There was once a rat that went to squirrel school. The rat was encouraged to go to squirrel school because the school would grant the rat "endless opportunities". The school was on the highest branch of a sturdy oak tree that had taken centuries to grow and a rat's mere attendance connoted advancement. It was not cheap.
But it was said that the sun touched the school first in the morning and last in the evening and though perched on the very edge of this branch, the school was only ever barely moved by the winds. So the rat worked hard; she scaled the thick, old, ridged trunk of the tree each day arriving exhausted but eager to learn on the top branch of this old oak tree. Each class was full of lessons on how to be the most successful squirrel.
Lessons on squirrel diction, treetop politics and cuteness 101. I will not bore you with the details of the rat's difficulties, rather, allow me to use a dialect you are more likely to sympathise with; that of overcoming hardship, diligence, and dedication. For indeed, the rat pushed herself. She scurried up the oak tree daily without a squeak of a complaint, she perfected her diction and she even passed for cute. She excelled. However, the unceasing lesson she learned, the teaching that she received that her squirrel colleagues did not, was that there was not, and would not ever be such a thing as an excellent rat, only an almost squirrel.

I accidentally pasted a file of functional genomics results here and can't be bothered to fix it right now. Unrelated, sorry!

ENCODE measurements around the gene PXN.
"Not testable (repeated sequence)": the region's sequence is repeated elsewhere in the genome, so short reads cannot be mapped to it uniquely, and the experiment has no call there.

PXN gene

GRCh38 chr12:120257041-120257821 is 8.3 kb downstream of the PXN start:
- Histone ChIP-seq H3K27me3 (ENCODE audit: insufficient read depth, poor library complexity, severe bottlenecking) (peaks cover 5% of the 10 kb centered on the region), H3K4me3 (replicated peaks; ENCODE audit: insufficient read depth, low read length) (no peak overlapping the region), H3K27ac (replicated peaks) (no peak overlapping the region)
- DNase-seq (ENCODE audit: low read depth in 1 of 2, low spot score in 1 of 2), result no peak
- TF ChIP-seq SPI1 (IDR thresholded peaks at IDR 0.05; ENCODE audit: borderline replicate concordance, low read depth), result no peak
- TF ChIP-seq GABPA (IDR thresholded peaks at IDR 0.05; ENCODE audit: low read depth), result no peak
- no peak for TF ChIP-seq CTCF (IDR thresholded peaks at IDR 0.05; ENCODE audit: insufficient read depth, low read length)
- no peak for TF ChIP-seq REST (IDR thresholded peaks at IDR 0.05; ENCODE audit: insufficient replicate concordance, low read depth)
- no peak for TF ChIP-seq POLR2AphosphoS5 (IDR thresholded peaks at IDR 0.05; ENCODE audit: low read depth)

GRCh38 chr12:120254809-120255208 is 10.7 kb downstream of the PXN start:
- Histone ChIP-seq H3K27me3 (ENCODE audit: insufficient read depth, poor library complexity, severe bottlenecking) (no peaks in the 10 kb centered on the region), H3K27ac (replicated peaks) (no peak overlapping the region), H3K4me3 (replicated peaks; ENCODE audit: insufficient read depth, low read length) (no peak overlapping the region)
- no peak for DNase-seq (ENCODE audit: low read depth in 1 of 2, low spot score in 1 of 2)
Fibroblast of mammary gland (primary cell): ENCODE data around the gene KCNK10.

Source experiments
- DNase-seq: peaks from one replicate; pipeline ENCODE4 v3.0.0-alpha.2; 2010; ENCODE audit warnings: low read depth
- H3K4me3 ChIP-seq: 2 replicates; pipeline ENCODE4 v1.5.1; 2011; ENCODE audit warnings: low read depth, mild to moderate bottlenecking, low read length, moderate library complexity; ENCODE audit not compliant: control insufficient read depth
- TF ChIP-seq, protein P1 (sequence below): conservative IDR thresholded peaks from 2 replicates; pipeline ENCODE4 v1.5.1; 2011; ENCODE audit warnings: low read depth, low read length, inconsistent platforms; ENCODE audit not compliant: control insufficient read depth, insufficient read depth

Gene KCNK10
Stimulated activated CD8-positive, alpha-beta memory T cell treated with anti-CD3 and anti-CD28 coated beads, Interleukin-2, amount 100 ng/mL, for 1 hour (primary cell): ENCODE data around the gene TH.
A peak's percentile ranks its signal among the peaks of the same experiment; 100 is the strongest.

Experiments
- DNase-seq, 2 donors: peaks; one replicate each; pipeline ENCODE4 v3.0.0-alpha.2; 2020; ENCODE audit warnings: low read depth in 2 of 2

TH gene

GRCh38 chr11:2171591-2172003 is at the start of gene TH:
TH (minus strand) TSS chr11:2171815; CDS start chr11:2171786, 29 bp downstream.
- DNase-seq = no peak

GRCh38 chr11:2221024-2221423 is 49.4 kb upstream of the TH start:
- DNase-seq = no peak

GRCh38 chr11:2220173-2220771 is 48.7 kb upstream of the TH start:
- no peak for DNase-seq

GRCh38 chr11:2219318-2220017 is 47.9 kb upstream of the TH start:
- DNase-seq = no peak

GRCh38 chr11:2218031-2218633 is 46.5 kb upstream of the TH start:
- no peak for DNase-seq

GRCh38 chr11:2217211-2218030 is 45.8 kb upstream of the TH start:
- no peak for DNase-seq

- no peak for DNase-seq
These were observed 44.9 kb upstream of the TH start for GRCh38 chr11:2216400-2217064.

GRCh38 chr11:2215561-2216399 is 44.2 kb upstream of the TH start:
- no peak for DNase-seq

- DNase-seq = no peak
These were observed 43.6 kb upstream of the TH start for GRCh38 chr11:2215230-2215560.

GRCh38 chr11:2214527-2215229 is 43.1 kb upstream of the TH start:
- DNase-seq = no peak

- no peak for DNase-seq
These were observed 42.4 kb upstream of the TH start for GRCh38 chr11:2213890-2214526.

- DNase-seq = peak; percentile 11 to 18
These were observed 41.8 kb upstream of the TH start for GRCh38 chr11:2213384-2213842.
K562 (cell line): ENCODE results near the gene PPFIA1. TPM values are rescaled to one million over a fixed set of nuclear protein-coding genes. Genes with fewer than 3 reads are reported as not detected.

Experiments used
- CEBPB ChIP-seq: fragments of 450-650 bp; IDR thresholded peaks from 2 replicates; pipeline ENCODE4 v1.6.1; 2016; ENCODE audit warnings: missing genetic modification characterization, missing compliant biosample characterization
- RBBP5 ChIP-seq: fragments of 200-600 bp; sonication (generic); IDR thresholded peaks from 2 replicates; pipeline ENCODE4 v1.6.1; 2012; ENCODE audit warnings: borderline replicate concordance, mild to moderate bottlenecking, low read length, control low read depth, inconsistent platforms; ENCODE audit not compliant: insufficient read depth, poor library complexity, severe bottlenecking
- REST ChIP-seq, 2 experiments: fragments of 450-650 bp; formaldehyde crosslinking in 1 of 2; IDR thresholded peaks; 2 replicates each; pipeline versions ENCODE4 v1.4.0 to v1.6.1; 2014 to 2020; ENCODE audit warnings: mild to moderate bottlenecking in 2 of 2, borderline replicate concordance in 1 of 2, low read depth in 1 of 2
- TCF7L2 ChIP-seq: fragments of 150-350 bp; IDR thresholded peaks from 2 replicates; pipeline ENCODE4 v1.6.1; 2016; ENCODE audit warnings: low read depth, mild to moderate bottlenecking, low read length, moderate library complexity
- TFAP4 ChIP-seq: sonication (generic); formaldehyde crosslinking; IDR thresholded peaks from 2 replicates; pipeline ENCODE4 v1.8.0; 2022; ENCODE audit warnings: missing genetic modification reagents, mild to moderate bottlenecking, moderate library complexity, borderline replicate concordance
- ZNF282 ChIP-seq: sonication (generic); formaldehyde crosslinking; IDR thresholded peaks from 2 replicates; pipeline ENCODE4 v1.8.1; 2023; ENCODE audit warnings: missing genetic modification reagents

The problem, you see, with the Squirrel Institution of Advancement, and I will ask that you continue to humour me in this analogy, is that it stubbornly clung to an ideology whose success was hinged on its student first and foremost, being a squirrel or at the very least holding a deep desire to become a squirrel. Even when it later changed its name to the Squirrel Institution of Rodent Advancement and allowed more rats to attend, its ideology remained the same.
Its teachings remained the same. It stayed on the highest branch of the centuries-old oak tree, and it continued to boast about being the first and last to see the sun. It continued to withstand the winds. I need not tell you what squirrels thought of rats, this is made clear by the squirrel's concept of advancement. Similarly, I need not articulate what you, the academy, consider to be valuable because it is made clear by the limitations of your imagination. I believe a more valuable point of departure, would be a question "What is your value?"